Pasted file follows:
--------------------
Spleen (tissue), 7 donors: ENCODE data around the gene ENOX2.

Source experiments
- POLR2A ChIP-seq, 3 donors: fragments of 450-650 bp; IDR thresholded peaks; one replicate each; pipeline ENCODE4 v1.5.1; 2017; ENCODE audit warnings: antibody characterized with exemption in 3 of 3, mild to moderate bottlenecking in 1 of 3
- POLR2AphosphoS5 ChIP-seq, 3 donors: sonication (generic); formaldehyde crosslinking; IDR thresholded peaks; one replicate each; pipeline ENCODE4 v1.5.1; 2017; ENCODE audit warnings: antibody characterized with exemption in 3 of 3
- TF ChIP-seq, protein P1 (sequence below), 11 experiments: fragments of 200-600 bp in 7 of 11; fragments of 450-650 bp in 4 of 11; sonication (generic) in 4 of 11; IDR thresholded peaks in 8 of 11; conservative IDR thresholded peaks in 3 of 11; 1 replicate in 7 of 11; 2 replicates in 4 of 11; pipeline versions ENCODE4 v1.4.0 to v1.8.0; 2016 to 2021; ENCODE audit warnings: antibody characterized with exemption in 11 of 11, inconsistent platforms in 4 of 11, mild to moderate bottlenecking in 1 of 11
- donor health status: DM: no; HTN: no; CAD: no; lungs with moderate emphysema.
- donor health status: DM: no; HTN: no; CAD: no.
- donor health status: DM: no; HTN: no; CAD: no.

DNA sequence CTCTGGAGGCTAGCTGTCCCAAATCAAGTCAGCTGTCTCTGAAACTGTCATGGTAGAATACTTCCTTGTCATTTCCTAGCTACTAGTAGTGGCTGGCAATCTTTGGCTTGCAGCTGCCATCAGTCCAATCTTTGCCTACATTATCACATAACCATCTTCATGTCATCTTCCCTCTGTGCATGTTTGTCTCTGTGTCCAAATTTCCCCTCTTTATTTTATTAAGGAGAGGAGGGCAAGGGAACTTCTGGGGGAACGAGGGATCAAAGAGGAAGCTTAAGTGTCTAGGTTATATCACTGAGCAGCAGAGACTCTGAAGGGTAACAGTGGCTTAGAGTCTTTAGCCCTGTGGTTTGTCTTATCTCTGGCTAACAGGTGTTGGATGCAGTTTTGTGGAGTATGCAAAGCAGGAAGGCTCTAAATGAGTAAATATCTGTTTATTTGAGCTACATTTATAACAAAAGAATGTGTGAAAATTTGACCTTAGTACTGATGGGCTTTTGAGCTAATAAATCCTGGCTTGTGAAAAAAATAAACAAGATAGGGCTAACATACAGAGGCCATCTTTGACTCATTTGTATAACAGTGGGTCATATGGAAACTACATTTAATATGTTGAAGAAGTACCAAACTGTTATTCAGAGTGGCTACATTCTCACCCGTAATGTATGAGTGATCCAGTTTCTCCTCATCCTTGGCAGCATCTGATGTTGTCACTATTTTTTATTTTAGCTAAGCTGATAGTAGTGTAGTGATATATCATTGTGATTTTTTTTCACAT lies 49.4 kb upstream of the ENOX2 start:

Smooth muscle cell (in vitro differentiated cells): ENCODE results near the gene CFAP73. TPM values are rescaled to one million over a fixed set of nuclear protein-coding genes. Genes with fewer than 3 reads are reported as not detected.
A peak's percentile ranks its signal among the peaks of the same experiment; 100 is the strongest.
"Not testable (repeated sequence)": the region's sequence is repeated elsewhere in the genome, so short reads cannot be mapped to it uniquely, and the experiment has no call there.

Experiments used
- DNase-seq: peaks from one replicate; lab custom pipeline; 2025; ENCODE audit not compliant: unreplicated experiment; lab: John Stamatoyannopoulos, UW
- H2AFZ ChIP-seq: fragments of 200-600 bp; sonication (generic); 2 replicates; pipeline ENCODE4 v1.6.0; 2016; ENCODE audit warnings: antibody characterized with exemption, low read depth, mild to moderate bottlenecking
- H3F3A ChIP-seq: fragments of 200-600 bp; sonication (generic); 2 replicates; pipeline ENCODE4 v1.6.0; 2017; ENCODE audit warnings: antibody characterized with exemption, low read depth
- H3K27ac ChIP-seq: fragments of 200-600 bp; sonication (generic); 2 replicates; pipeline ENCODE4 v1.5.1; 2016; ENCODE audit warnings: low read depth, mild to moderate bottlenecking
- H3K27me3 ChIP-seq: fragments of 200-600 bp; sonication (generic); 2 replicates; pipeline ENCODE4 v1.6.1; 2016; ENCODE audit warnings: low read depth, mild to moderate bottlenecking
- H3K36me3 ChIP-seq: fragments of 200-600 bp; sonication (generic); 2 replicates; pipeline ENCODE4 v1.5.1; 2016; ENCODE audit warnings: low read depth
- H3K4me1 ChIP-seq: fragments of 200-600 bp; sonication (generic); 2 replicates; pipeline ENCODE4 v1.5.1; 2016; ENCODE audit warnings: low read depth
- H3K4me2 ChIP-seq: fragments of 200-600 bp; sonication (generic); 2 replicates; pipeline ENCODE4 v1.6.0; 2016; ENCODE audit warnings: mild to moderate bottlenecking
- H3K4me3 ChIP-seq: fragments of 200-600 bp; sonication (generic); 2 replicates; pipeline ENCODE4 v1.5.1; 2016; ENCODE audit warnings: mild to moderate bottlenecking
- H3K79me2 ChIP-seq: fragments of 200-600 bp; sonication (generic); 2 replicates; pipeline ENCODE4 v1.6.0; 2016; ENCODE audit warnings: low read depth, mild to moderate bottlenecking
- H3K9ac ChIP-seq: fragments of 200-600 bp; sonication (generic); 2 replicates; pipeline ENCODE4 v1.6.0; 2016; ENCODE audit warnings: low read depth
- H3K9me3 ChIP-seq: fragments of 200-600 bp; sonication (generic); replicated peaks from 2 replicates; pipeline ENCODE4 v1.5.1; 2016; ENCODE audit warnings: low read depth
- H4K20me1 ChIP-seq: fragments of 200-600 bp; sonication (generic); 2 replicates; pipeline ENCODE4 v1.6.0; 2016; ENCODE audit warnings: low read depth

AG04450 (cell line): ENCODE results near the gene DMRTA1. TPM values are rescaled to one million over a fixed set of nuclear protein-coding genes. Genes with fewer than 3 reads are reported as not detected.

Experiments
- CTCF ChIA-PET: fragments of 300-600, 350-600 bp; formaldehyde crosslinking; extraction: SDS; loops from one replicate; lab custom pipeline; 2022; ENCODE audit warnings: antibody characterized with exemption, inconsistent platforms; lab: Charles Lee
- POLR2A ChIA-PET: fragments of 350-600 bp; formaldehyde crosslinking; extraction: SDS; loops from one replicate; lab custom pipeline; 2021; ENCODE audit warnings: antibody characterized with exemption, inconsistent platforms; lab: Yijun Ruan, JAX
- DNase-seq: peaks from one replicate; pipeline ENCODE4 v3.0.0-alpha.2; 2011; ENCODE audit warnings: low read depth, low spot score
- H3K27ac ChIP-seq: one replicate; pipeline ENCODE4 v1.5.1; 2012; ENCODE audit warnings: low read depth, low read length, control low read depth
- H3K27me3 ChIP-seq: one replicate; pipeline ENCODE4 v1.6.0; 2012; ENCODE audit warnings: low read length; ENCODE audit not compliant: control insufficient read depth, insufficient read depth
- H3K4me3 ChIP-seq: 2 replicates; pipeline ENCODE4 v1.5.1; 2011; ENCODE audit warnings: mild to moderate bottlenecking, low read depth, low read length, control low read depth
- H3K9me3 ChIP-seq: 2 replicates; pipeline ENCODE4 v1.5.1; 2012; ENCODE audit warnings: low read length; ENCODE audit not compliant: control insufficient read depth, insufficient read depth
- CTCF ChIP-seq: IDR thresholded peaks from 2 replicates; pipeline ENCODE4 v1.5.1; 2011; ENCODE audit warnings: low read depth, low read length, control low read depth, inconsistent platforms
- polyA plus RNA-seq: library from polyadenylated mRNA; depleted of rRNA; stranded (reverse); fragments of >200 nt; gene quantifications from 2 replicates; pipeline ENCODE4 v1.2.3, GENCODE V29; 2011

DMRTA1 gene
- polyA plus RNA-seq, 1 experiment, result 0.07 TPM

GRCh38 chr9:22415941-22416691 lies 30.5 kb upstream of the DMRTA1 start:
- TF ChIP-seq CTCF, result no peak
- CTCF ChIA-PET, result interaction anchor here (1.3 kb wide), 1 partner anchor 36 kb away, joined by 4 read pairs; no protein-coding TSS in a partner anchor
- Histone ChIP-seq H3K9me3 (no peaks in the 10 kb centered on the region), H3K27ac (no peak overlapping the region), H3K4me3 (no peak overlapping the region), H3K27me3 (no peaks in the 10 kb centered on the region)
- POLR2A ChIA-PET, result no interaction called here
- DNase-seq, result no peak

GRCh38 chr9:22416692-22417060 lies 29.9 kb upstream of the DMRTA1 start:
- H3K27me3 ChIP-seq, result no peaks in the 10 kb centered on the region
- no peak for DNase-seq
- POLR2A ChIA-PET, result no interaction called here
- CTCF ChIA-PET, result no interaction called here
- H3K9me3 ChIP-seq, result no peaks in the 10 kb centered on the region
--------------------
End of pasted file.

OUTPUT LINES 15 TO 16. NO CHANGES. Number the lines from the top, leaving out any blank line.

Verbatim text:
- H2AFZ ChIP-seq: fragments of 200-600 bp; sonication (generic); 2 replicates; pipeline ENCODE4 v1.6.0; 2016; ENCODE audit warnings: antibody characterized with exemption, low read depth, mild to moderate bottlenecking
- H3F3A ChIP-seq: fragments of 200-600 bp; sonication (generic); 2 replicates; pipeline ENCODE4 v1.6.0; 2017; ENCODE audit warnings: antibody characterized with exemption, low read depth